HUD Enforcing Job Creation Requirements for State and Local Governments
ThernDepartment of Housing and Urban Development (HUD) has released the results of thernfirst stage of its increased oversight and enforcement of job creationrnrequirements under Section 3 of the Housing and Urban Development Act of 1968.
In arnpress release on Monday HUD said that more than 3,100 state and localrngovernment agencies that receive HUD funds have responded to its campaign tornexpand hiring and contracting opportunities for low-income persons and threernout of four of HUD-funded state andrnlocal agencies had submitted their annual reports. HUD said that this was the largest responsernsince HUD made such reporting mandatory.
UnderrnSection 3, state and local governments that receive funding from HUD in excessrnof $200,000 for activities involving housing construction, demolition, rehabilitation,rnor infrastructure projects such as roads, sewers, or community centers arernrequired to document how those funds are used to hire low income individualsrnand residents of public housing projects. They are also required, to thern”greatest extent possible” to contract with companies who hire thesernindividuals and to report on those efforts. The latter requirement applies to contractorsrnand subcontractors who are awarded a contract for more than $100,000. Reporting is required only where funds usedrnfor construction and covers new employment made available under the funding.
Agenciesrnrequired to file the reports include recipients of funds from CommunityrnDevelopment Block Grants, Neighborhood Stimulus Program, Homeless Assistance, andrnEconomic Development Initiative. Thernrequirement covers entities such as state and local governments, NativernAmerican tribes, property managers, mortgagors, and public private non-profit organizations.rn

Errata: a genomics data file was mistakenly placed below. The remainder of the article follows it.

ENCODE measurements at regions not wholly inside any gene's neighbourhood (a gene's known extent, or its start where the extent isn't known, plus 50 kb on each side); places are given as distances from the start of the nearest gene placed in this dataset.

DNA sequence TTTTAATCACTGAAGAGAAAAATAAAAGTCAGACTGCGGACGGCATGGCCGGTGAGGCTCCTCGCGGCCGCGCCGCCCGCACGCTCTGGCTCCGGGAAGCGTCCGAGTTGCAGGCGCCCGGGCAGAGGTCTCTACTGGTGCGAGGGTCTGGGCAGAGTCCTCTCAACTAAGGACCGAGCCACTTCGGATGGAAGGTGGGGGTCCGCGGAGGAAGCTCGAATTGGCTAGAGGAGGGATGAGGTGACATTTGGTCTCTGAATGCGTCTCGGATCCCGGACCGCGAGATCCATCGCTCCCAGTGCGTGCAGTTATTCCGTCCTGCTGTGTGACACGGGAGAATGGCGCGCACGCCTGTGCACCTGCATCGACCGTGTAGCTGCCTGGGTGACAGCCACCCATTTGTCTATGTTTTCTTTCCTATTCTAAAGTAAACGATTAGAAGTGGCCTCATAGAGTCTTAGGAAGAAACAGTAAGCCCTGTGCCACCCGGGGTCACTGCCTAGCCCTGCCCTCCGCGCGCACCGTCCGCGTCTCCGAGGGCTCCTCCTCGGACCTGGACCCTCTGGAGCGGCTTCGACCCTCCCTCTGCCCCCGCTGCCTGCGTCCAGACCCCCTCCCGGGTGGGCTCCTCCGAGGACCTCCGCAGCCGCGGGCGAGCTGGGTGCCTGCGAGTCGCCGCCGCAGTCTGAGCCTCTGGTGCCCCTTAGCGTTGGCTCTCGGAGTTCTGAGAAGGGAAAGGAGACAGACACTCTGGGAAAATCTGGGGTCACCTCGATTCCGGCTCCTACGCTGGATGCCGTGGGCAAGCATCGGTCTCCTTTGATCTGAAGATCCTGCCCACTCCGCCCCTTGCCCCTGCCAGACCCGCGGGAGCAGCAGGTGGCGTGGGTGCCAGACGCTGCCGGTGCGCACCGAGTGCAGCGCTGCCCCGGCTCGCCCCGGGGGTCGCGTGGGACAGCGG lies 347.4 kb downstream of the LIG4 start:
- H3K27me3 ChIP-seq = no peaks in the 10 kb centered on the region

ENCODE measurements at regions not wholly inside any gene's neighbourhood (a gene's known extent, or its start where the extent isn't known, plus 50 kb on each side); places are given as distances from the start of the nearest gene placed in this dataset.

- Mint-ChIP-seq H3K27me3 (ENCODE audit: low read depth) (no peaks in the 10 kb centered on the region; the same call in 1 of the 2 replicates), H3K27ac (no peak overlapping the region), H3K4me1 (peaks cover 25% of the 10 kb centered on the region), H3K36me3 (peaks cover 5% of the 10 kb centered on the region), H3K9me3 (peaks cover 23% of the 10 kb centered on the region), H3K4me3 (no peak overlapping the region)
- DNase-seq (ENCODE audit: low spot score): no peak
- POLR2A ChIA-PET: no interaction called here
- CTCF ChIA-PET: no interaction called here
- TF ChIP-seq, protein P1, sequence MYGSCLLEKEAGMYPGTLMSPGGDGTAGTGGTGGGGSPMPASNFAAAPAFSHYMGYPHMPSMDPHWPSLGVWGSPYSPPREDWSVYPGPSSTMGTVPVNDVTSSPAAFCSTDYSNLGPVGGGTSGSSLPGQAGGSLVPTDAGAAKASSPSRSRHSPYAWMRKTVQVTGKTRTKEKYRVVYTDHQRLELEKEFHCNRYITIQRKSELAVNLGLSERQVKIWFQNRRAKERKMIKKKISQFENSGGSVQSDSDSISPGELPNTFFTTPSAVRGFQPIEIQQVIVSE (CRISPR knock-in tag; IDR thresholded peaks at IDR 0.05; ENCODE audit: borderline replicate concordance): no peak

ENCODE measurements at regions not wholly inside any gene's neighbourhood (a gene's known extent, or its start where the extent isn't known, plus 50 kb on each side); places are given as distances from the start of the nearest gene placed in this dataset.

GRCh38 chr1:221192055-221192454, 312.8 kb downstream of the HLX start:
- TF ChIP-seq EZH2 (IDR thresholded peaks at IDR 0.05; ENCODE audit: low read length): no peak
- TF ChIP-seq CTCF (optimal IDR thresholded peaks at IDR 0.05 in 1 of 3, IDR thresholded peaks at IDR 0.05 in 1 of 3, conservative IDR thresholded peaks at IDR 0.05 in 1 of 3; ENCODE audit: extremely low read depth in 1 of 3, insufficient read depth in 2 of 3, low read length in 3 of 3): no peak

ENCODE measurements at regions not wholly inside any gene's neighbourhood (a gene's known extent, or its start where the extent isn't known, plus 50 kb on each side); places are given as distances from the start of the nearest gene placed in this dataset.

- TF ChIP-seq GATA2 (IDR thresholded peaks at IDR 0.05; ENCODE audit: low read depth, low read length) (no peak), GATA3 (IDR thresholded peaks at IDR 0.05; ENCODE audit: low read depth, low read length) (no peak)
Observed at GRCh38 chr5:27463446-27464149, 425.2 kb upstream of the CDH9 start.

HUD sentrnletters to more than 3,500 agencies last October reminding them of theirrnreporting obligations. This is therninitial step in what HUD describes as “an aggressive two-year Section 3rnImplementation Plan to increase hiring and training opportunities.
“HUD'srnmission is to invest in people as well as buildings,” said John Trasviña, HUD'srnAssistant Secretary for Fair Housing and Equal Opportunity. “This initiative isrna huge step toward creating job opportunities for low- and very low-incomernindividuals and ensuring that state and local governments partner with HUD.
HUD said that in 2008 its fundingrngenerated more than 17,000 new employment and training opportunities forrnSection 3 residents and facilitated the award of more than $340 million inrnHUD-funded construction contracts to Section 3 businesses. The funding alsornenabled about 3,600 Section 3 businesses to receive contracts to complete workrnon HUD-funded projects.
In addition, HUD's Officernof Fair Housing and Equal Opportunity has trained thousands of HUD recipients,rnresponded to hundreds of requests for technical assistance from state and localrngovernments, and published new guidance materials on its Web site. Futurernactivities will include awarding eight competitive grants ranging from $50,000rnto $100,000 to help local governments hire Section 3 coordinators.
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